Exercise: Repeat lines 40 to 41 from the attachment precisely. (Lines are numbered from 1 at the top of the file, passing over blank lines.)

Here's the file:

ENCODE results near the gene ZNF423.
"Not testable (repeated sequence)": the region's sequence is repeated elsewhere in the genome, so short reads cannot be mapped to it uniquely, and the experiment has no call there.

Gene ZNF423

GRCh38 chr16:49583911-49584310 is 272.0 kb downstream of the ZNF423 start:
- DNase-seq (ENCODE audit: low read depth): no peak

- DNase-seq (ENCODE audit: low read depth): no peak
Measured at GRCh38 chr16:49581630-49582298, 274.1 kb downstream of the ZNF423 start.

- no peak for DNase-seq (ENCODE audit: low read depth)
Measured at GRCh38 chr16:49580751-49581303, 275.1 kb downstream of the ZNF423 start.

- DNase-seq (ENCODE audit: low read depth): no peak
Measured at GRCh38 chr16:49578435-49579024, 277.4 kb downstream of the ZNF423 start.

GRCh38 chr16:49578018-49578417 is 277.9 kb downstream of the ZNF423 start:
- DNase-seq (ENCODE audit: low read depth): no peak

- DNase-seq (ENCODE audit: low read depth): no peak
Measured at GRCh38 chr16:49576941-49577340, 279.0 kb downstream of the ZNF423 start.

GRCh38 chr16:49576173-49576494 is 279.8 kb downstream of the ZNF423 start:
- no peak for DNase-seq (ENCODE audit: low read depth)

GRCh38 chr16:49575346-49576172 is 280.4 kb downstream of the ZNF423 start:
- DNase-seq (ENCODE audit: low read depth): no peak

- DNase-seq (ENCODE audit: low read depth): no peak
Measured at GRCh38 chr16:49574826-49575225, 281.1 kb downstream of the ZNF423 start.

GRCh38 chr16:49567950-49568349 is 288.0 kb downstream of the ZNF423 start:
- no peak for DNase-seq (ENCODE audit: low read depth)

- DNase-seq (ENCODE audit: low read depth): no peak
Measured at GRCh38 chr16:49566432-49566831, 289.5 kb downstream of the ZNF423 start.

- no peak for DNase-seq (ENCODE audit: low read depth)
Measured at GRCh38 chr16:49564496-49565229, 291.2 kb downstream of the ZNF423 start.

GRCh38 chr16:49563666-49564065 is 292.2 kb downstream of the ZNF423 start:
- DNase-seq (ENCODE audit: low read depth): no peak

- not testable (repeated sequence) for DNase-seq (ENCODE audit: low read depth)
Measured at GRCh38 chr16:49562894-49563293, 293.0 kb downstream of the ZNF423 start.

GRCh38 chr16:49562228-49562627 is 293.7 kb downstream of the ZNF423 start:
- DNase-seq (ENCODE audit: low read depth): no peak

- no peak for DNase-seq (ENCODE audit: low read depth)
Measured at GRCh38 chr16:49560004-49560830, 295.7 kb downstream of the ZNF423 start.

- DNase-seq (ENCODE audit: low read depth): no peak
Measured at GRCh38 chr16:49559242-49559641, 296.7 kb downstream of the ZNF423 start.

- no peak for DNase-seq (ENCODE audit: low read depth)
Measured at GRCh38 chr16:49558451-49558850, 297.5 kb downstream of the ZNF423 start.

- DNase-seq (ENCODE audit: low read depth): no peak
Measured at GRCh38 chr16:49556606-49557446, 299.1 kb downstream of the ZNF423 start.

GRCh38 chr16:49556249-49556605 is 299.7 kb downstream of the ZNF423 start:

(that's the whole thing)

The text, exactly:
- DNase-seq (ENCODE audit: low read depth): no peak
Measured at GRCh38 chr16:49556606-49557446, 299.1 kb downstream of the ZNF423 start.